Because Nothing Says Romance Like a Bunch of Awkward Pre-Teens
by Andrew Millman
After two hilarious seasons, Netflix’s Big Mouth came out with a Valentine’s Day special, a double episode that promised to double the raunchy humor that audiences have become accustomed to from the show. If you haven’t seen Big Mouth yet, first of all, how dare you? But for a brief overview, it’s an animated show created by comedians John Mulaney and Nick Kroll about a bunch of tweens going through puberty, with some of the funniest people ever as voice actors. Mulaney and Kroll play the two main characters, Andrew and Nick, respectively. Maya Rudolph, Fred Armisen, Jordan Peele, and David Thewlis are all standouts. The show has a knack for bringing up the worst experiences of middle school that you’ve repressed to the darkest corners of your subconscious. Of course, I’m totally not speaking from experience here. This is just what I hear from other people, honestly.
The Valentine’s Day special picks up where the second season left off, but you don’t have to have watched the previous seasons to understand what’s going on. Be warned, the show can get grotesquely absurd and has a penchant for breaking out in two or three too many musical numbers, but other than that I cannot express how fantastic this show is. Nothing beats Nick’s older brother Judd telling their father, “Dad, your breath smells like pussy,” to which Fred Armisen responds, “It always does, son.” Everyone’s favorite character, Connie, is now Nick’s hormone monstress, as he’s developed “sensitive nipples” because he’s “a sensitive boy” and cries in front of his friends for the first time. Fired from his middle school gym teacher job, beloved idiot and everyone’s second favorite character Coach Steve is now “Walgreens Greeter Coach Steve.” He constructs a girlfriend out of a heart toy with automated I-love-you responses, along with Reese’s cups, Werther’s originals, and spoons, called “Reese’s Wertherspoons.”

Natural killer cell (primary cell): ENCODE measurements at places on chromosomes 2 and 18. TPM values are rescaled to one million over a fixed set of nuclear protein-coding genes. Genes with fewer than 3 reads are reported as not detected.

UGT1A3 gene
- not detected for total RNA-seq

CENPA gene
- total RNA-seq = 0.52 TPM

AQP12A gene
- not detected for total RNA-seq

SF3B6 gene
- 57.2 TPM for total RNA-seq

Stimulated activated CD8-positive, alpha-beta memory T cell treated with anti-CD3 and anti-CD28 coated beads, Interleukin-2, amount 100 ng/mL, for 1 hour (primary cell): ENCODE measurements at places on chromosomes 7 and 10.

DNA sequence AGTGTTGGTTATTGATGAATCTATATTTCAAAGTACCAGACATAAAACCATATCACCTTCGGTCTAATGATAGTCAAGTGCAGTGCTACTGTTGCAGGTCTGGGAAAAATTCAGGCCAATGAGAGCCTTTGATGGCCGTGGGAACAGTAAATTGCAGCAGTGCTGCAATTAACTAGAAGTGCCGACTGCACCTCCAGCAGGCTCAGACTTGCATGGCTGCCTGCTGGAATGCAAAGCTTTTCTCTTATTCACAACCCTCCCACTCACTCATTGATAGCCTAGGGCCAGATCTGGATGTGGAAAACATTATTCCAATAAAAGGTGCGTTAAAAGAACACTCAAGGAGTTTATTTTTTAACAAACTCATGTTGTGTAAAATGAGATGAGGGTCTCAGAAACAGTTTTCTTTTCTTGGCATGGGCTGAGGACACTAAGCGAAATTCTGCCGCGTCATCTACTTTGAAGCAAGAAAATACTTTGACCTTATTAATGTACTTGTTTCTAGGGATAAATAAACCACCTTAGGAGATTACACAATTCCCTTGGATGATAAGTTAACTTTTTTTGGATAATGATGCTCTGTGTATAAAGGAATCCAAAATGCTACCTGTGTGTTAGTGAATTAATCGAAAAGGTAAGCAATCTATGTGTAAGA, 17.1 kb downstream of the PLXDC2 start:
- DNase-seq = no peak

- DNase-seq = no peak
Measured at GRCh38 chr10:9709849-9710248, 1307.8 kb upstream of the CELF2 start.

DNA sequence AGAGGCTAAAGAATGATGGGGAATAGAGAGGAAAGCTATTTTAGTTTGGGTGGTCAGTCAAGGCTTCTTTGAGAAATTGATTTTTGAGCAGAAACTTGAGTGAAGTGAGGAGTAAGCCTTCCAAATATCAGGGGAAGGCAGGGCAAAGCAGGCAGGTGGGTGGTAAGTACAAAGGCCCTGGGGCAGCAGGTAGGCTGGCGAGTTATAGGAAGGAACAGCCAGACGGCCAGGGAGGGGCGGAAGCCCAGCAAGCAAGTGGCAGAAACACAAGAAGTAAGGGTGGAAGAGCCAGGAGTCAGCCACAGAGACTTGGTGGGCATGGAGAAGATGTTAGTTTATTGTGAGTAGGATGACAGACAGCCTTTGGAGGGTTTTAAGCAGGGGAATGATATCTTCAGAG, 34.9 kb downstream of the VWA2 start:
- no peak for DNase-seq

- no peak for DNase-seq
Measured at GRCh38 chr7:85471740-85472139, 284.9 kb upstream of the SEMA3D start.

The kids are all feeling lonely on this Valentine’s Day – very relatable for the single among us. Andrew wants his erstwhile girlfriend Missy back and decides to play it cool instead of his normally dorky self. This leads him to become the embodiment of toxic masculinity, horribly flailing and failing at his goal. Nick is still under-developed and wants a real date for the day, instead of his parents’ traditional and creepy annual dinner date with him, what Connie accurately calls an “Oedipal Arrangement.” Jenny is still against her mother’s relationship with Cantor Dinah and, in her loneliness, seeks to mock the holiday with Matthew, a fellow lonely heart masked with cynicism. Matthew, who remarks early on that his shirt from Topman “screams bottom,” is used to masking his true feelings. He’s the only out kid at his school and that has begun to weigh on him. He mocks others to deflect from his own loneliness. Meanwhile, Jay struggles to balance his two relationships, both with pillows (like I said, grotesquely absurd).
Most of the main characters get a fourth-wall-breaking, straight-to-camera interview with their hormone monsters, detailing when and how they met each other. For example, Andrew’s pubescence started while he was watching Under the Tuscan Sun, watching Diane Lane. Jordan Peele voices the ghost of Duke Ellington, who’s infatuated with the ghost of Whitney Houston, who’s infatuated with the ghost of Nina Simone, who’s infatuated with the ghost of Burt Reynolds (too soon).
The Valentine’s Special is just what I needed. The third season is not expected to be out for about six more months, and honestly, it’s my favorite show right now. Mulaney and Kroll offered a much-needed break from all these assignment due dates that are suddenly popping up out of nowhere for me, even though all the due dates are definitely on the class syllabi. Who needs to do a five-page essay when I could watch this for the third time?